The Playlist Trick That Could Make You Happier (And More Productive)
"Happiness hack" of the week! Experts say go ahead and listen to your fave song as many times as you want; it'll make you happier and more focused.
At the end of last year, when Spotify notified me that they’d put together a list of my most-listened-to songs of 2016, nothing really came as a surprise. It was mostly tracks from ANTI, but holding down the number one spot was “Dangerous Woman” by Ariana Grande. I listened to that song for, like, hours—possibly days—out of my year.
Would I have felt cooler if it was Bikini Kill or Bill Withers, or really just any song aside from one that’s basically four minutes of validating a patriarchal sexual dynamic? One thousand percent.
But the heart wants what it wants, and besides, songs meant for strip clubs are a visceral experience and everyone knows it.
The point is, our brains may become obsessed with a song for any number of reasons, ranging from repetition (i.e. you can’t avoid hearing it all the time, and it eventually just gets stuck in your head) to our musical backgrounds and personality, according psychologist Elizabeth Hellmuth Margulis, author of On Repeat: How Music Plays the Mind.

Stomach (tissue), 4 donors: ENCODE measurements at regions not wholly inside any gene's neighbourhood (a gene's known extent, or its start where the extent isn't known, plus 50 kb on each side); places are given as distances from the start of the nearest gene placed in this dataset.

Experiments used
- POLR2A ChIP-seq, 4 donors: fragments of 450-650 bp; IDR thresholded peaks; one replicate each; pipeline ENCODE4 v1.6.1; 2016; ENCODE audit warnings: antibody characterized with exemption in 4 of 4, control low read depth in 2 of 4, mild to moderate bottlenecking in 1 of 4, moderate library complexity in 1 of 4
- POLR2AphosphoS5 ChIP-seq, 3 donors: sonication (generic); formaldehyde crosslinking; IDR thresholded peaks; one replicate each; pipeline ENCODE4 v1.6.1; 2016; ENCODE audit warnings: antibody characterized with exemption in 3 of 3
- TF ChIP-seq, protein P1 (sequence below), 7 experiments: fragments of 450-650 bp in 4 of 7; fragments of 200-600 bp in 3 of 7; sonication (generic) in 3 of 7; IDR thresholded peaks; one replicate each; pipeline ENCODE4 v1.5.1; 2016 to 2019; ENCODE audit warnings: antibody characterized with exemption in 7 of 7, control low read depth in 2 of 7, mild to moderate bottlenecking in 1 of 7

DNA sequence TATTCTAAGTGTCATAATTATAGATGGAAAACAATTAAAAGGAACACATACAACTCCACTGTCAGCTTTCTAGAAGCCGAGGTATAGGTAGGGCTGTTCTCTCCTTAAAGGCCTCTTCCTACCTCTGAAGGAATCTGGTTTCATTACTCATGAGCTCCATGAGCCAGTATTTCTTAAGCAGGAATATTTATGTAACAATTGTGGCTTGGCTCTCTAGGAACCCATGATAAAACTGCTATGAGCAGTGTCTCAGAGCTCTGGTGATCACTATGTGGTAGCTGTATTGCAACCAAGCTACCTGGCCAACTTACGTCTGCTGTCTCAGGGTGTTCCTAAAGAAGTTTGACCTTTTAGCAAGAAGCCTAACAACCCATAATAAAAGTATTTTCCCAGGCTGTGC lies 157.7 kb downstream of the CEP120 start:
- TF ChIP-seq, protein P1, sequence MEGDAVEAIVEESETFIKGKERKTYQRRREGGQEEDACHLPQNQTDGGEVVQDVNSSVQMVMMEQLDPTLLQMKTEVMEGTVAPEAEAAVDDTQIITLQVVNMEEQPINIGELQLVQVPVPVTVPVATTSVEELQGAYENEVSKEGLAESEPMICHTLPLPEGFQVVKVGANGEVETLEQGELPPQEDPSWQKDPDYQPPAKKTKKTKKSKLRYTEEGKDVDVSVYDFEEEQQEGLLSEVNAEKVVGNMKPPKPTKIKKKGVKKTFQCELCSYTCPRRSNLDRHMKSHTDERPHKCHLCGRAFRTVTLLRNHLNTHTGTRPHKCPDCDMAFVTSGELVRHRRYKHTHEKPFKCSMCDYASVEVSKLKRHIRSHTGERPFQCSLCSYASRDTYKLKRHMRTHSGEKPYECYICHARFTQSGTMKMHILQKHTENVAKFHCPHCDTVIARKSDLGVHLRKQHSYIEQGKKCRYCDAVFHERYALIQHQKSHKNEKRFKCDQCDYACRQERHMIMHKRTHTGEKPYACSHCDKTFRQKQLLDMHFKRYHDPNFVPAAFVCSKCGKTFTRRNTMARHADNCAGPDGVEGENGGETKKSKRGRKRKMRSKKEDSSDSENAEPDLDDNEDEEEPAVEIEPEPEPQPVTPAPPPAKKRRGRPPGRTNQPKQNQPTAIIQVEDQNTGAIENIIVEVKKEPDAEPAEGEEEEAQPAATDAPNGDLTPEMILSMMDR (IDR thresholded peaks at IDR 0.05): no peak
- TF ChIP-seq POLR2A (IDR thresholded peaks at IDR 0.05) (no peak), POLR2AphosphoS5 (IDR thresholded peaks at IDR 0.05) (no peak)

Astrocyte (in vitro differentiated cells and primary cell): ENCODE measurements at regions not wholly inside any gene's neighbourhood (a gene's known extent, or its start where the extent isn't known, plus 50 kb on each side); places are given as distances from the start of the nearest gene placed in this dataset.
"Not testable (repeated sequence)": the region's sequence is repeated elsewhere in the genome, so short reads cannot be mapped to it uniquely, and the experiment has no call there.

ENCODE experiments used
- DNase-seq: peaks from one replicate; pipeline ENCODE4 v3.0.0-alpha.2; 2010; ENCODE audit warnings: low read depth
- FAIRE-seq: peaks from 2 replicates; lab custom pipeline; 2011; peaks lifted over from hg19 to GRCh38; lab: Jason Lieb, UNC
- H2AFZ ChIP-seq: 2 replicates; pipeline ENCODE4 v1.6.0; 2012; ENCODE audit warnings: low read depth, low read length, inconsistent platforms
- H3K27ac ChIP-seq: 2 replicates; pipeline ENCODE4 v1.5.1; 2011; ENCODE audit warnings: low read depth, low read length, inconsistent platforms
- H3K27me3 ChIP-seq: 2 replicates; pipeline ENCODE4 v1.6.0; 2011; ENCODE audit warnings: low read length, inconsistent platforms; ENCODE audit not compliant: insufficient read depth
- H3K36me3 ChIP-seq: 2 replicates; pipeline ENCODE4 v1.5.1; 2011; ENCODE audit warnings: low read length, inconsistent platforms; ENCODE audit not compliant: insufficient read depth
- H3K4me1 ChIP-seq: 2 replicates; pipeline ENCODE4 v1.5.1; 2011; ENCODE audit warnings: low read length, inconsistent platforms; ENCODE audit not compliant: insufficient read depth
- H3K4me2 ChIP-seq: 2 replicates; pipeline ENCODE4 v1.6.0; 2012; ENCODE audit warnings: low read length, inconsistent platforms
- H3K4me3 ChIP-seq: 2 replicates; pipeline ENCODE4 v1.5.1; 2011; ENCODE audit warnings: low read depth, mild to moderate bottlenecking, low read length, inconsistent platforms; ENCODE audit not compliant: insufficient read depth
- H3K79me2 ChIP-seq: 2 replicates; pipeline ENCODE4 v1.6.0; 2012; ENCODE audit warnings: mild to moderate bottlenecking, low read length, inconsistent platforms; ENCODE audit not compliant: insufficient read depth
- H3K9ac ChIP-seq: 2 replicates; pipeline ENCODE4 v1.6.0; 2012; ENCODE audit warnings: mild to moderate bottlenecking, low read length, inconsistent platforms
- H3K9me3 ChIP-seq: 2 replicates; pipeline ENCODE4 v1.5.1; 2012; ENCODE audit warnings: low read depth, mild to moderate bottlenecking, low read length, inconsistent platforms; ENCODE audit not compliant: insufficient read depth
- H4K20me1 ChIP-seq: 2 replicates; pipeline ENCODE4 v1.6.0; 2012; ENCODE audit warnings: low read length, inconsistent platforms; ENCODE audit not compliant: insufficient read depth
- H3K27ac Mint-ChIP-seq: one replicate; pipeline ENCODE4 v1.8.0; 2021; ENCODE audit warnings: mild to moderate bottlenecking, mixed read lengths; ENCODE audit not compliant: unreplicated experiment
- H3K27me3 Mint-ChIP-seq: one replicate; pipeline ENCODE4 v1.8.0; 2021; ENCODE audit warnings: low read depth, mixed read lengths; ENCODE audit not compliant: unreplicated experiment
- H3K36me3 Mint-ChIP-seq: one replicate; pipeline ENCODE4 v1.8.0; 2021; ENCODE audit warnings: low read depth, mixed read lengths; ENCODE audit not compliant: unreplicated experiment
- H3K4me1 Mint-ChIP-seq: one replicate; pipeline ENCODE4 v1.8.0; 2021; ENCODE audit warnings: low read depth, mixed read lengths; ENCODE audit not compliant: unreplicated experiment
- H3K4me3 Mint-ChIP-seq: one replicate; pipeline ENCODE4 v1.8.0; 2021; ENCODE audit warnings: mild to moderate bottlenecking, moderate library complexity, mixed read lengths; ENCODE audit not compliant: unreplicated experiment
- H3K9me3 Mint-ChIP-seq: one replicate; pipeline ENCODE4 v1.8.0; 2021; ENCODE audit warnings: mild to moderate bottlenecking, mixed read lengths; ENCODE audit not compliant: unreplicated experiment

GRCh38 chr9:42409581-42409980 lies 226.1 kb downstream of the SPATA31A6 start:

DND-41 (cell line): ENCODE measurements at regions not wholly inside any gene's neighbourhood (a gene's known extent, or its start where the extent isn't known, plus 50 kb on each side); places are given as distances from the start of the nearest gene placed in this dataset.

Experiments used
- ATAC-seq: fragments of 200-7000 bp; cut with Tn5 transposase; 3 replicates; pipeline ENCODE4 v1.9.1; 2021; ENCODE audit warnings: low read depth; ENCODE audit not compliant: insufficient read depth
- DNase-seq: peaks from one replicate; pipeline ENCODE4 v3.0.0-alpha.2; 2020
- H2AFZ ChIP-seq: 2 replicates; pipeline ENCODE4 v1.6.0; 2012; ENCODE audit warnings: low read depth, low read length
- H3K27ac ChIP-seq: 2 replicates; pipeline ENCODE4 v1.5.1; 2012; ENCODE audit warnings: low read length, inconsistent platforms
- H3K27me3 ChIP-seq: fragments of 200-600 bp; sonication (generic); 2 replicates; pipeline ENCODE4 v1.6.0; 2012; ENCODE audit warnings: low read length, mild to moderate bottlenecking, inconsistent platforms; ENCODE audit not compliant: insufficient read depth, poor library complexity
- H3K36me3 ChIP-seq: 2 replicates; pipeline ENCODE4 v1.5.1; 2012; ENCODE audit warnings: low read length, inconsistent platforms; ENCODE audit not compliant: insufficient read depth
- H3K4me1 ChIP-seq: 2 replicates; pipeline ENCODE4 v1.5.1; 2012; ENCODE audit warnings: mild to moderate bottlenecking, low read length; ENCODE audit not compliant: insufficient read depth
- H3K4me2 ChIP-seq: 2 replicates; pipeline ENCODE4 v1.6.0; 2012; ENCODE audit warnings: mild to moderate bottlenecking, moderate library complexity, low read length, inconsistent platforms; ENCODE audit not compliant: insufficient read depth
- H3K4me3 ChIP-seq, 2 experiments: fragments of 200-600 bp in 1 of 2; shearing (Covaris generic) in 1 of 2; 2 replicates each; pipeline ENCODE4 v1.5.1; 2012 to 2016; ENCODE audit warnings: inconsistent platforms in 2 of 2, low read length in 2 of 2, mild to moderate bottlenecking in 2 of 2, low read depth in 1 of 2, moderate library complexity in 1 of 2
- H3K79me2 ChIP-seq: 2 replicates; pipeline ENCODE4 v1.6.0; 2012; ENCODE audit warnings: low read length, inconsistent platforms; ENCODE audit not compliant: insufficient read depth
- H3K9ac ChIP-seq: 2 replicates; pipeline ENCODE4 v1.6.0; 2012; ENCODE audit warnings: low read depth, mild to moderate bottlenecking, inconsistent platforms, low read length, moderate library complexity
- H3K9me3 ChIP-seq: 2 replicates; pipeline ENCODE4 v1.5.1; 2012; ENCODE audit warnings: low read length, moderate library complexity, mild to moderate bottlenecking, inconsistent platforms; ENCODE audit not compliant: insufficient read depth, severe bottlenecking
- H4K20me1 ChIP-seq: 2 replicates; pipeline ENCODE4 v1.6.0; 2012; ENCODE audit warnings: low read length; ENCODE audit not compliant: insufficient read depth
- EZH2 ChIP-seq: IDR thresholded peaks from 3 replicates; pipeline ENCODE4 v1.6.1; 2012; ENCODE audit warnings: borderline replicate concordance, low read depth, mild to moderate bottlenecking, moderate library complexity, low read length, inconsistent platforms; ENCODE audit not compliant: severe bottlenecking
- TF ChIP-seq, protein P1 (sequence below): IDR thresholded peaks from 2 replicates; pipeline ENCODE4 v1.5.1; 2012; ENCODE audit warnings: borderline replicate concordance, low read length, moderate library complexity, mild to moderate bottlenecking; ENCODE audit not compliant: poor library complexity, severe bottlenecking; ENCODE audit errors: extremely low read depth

And embarrassing as our proclivities might be every now and again (no you’re obsessed with “PILLOWTALK!") it’s actually a good thing, because your desire to listen to a song on repeat can work to your advantage.
me: I have a really diverse music taste— common fangirl (@CommonFanGrI) August 15, 2017
me: *listens to the same song on repeat for three weeks*
I find a song I like and I play it on repeat until it gets old and I hate me for it but I'm not gonna change— Shadd McLochlin (@S_McLovin_85) August 13, 2017
is it still a workout 'playlist' if the only song is shake it off on repeat for 45 minutes?— Julianne Ross (@JulianneRoss) September 13, 2014
“Most of us are obsessive listeners to some degree or other,” Margulis explained in an interview with Mic. When we obsessively listen to a song, we are “fostering an intimate connection to the music while bypassing conceptual cognition and allowing the sound to seem ‘lived’ rather than ‘perceived.’”
In other words, we dissolve into a song we love, putting our minds in a singular state of focus that blocks out external thoughts. And if you really let yourself be consumed by it, this focus can carry over into your next task.
So next time you’re feeling stuck, queue up your jam of the moment a half-hour straight and bathe yourself in that song without shame, because a) it’ll make you happy, and b) it’s good for productivity.
And pro tip: Listening on headphones will enable you to dissolve even deeper into the resplendent pleasure of all those stereophonic layers—subtleties that can get lost when listening to music on your smartphone or laptop speakers.
Words: Deena Drewis